In fall of 2012, a Christian school notified its teachers that they would need to provide a reference from a pastor offering an endorsement, information on the individual teacher’s church attendance, comments on the teacher’s views, and so on. Two teachers refused to do so and their teaching contracts with the school were not renewed. After suing the school over the loss of their jobs, a judge ruled that the school had the right to compel teachers to seek a pastoral recommendation under the First Amendment's religious freedom protections, according to the L. A. Times. The court ruled that though the school was not a nonprofit organization like a church, it was still protected because the teachers’ duties clearly included ministerial work, such as leading prayer, and the ministerial exception therefore applied.

Learn more about ministerial exemptions in wrongful termination cases in our article, “Ministerial Exemption Prevents Court from Resolving Lawsuit.”


Property Tax Win

Arizona Governor Approves Church Tax Break

Arizona Gov. Doug Ducey signed a bill into law that lowers property taxes churches must pay for leasing space in commercial buildings in the state. “The law sets a 1 percent property tax rate on space churches, temples, and other religious groups [lease from] commercial buildings,” according to the Phoenix Business Journal. This changes the property taxes on renting commercial space from the previous rate of 18.5 percent paid by most businesses.

Have your own space that you’d like to rent to an outside group? Let our experts answer your questions in our downloadable resource, Renting Worship Space.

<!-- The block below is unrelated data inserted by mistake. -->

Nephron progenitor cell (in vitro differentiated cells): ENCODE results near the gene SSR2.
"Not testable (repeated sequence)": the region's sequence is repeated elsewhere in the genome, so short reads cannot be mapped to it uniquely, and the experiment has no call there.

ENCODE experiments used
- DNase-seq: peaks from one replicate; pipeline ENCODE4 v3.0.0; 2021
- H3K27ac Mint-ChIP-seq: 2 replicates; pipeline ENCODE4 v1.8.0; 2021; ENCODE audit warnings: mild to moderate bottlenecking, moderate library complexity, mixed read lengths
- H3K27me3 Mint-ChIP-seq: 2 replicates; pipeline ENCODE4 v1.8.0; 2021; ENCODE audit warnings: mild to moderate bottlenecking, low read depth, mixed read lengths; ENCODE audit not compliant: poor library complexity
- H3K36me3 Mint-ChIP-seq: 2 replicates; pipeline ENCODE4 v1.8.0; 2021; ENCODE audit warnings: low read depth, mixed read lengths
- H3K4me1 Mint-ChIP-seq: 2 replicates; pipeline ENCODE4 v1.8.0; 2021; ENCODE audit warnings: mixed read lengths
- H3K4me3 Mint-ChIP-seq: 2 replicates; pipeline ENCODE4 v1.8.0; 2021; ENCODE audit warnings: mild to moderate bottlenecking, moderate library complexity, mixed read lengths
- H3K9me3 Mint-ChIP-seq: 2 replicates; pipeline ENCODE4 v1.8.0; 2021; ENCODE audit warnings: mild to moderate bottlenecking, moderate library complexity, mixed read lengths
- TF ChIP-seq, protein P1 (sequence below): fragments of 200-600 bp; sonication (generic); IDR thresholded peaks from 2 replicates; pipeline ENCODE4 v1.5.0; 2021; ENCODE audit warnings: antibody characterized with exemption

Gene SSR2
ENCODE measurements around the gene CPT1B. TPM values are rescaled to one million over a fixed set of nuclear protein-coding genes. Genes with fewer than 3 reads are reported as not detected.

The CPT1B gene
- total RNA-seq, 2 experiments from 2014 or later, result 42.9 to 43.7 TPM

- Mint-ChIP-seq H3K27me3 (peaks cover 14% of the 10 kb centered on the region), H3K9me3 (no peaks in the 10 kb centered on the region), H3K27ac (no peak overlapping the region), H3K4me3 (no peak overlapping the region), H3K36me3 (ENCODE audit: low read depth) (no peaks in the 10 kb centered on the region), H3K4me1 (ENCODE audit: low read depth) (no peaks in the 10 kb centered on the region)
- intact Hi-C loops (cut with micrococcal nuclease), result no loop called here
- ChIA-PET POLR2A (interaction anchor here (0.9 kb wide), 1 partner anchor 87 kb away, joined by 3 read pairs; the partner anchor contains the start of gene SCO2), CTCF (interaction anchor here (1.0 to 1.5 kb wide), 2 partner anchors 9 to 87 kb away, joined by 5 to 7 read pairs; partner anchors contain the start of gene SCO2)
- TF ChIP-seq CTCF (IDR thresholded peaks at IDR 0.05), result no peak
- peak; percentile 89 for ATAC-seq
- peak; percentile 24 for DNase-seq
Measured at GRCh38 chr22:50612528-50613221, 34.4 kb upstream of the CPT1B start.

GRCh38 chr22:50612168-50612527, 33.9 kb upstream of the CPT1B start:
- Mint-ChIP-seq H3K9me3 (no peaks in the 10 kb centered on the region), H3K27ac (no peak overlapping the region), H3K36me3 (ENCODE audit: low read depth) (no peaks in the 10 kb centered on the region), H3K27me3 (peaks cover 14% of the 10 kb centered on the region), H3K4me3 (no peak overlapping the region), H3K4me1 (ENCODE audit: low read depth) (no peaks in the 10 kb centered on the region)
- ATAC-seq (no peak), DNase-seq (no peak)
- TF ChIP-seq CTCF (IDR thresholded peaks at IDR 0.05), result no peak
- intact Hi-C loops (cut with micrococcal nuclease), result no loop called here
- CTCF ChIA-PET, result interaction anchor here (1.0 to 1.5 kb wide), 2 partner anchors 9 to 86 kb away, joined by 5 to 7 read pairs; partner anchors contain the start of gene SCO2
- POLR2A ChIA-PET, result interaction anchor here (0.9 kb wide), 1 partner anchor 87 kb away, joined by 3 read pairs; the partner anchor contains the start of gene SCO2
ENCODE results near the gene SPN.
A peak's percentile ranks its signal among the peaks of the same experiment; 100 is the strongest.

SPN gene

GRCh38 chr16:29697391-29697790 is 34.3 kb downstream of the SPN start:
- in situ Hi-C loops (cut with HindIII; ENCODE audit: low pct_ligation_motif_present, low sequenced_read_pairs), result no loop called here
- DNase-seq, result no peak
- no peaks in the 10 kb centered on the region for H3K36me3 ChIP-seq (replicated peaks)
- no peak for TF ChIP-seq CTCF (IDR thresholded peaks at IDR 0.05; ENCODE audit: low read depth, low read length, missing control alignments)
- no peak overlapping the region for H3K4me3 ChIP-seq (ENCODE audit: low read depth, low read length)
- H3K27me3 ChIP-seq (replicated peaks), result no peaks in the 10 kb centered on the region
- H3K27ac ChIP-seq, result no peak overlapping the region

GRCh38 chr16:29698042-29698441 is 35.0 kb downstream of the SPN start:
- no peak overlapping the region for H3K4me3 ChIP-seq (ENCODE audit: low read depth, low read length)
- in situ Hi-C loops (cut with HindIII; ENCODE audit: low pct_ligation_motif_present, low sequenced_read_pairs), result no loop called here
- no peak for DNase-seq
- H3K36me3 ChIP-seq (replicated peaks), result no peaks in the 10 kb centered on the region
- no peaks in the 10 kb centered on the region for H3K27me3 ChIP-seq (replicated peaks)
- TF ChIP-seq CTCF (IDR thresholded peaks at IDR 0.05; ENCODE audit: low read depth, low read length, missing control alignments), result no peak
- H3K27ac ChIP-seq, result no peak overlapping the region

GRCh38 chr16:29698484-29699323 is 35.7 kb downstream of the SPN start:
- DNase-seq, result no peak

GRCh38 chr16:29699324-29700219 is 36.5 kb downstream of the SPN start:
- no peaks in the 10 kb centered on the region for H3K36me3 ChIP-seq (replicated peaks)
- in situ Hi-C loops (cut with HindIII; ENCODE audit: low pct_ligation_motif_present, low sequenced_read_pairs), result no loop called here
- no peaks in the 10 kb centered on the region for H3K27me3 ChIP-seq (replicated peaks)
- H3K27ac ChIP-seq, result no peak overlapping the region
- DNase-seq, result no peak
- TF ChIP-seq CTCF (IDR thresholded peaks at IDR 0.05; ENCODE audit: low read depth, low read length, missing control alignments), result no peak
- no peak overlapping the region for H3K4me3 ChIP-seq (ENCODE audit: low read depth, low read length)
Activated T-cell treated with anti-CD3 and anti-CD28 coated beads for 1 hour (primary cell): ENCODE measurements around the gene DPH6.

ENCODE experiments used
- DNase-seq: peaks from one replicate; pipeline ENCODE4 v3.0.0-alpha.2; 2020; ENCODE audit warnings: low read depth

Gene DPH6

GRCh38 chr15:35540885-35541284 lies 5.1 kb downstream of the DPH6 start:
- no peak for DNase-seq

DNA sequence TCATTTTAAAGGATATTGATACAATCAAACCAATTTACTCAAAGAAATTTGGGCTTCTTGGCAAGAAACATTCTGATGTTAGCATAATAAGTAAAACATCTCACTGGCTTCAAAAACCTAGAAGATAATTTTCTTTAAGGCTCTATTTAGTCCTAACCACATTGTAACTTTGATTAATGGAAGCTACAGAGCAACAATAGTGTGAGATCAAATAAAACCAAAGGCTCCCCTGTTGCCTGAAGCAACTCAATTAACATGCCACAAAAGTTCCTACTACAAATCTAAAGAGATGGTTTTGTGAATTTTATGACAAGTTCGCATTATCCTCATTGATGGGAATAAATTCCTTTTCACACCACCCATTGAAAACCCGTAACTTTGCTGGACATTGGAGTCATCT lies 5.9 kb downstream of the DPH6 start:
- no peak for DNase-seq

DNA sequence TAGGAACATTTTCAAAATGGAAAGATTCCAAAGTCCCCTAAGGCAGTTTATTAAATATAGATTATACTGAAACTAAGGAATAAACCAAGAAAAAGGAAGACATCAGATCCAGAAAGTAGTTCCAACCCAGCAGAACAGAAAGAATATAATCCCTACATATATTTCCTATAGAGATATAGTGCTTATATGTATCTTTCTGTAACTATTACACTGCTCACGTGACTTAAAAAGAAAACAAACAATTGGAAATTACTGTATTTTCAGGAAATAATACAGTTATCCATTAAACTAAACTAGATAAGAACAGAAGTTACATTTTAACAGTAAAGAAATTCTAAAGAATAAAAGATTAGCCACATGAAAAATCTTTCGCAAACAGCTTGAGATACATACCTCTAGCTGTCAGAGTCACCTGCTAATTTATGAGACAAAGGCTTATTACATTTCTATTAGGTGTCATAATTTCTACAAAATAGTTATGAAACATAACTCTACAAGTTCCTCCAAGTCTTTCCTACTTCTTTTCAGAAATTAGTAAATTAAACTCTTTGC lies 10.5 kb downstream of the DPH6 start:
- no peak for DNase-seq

Brother Sexual Abusers

Preaching Brothers Sentenced for Child Pornography

The second of two brothers has finally been sentenced for sexually exploiting girls in a Baptist youth group in Texas. The perpetrator has received a 15 year prison sentence.

The older of the two brothers was hired as a youth minister for the church, and his younger brother was given volunteer leadership responsibilities. The brothers used those positions to entice minor girls “to take pornographic pictures of themselves and share them with the brothers over the Internet,” according to Baptist News Global. The brothers were originally suspected after a family reported that their daughter had been molested by one of the brothers at a youth event in 2012.

We offer the Essential Guide to Youth Ministry Safety eBook so that your ministry can keep your youth safe and thriving.


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This content is designed to provide accurate and authoritative information in regard to the subject matter covered. It is published with the understanding that the publisher is not engaged in rendering legal, accounting, or other professional service. If legal advice or other expert assistance is required, the services of a competent professional person should be sought. "From a Declaration of Principles jointly adopted by a Committee of the American Bar Association and a Committee of Publishers and Associations."

Due to the nature of the U.S. legal system, laws and regulations constantly change. The editors encourage readers to carefully search the site for all content related to the topic of interest and consult qualified local counsel to verify the status of specific statutes, laws, regulations, and precedential court holdings.